I was reading in volume II of Lost Art Press' "The Woodworker: The Charles H. Hayward Years" about cabriole legs. This is something that I've thought about trying for a long time. So try I did. This is not for any larger project or anything - just strictly to see if it's possible with my current skills and tools.
I prepared a piece of poplar 2" square and just over 16" long. Made a template from cardboard by laying out a grid and roughing in a shape.
|Leg blank and template|
|Copying the shape on the blank|
|Marking the shape and waste areas|
For the straight section at the top of the leg, I used a marking gauge to define the lines and sawed to the lines with a 10" rip backsaw. Then, lacking the bandsaw, I used the fret saw to saw the shaped areas.
|Curved parts cut away|
Cutting the waste out from one face removes most of the template lines from the adjacent face, so You have to replace them. But there's a catch. When the template is placed in curved areas, it does not give the same lines as it did when the face was flat.
|Template placed on curved face|
|When you press the template in here, ...|
|... it shortens up the template so it doesn't sit in the right place at top|
|Readjusting the template to get the proper lines at top|
Anyway, cutting out the second face is helped by keeping the off-cuts from the first face. They can be used as aids in clamping in the vise.
|Ready to saw second face to shape, using|
off-cuts to help secure the piece in the vise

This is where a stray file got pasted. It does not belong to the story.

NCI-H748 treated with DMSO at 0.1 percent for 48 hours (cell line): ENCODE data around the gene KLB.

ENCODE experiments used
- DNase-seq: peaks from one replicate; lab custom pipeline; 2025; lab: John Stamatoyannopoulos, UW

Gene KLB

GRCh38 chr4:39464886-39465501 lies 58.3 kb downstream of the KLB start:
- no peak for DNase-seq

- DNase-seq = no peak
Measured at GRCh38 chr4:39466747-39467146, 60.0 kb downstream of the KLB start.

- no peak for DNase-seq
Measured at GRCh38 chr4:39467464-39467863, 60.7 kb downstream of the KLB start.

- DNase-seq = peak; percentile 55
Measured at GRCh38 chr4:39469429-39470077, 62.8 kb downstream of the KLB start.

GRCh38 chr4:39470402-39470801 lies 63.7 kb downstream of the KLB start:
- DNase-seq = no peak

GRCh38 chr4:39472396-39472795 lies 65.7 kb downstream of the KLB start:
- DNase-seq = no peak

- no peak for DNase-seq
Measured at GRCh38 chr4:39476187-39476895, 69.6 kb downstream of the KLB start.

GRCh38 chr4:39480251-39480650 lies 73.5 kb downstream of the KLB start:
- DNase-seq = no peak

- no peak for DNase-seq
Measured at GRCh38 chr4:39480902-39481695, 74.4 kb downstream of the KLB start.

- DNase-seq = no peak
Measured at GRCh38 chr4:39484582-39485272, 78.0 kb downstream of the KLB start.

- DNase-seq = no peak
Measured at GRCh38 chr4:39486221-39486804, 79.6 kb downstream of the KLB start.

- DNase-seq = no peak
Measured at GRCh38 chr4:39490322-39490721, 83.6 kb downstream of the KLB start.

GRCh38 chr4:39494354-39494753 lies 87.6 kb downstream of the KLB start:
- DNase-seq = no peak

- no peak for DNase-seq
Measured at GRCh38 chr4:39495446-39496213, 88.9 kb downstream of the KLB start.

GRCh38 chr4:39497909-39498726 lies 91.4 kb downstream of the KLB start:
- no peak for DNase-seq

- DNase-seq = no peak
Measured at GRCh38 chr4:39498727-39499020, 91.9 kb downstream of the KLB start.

I decided to make the pad on the bottom of the foot next. When I laid out the shapes on the leg blank, a circle was laid out on the bottom of the leg blank. The extents of the circle were marked in the directions parallel to the faces and then the 1/8" depth was sawed. This was followed by chisel work to round out the pad.
|Round pad - you can still see the sawed lines at extents of circle|
|Shaping the foot|
The spokeshave was used to smooth some rough saw marks and start the rounding.
|Spokeshave used to round over corners|
|Scraping away some minor facets|
|Using the chair devil to smooth the underside of the foot.|
|A closer view - this tool really helped here|
Finally, here is the leg after some sanding.
|The finished leg|
|Standing, viewed from left|
|Viewed from right|
Here's the bottom, showing fairly round foot and pad.
|Foot and pad viewed from bottom|
|Foot viewed from above|
|Front view of foot|
I didn't try to make the "ears" that blend the leg in with rails of the piece they are part of. That would be another challenge. This was a great skill builder exercise. For anyone out there thinking they can't do a cabriole leg (with or without a bandsaw), I say "yes you can!"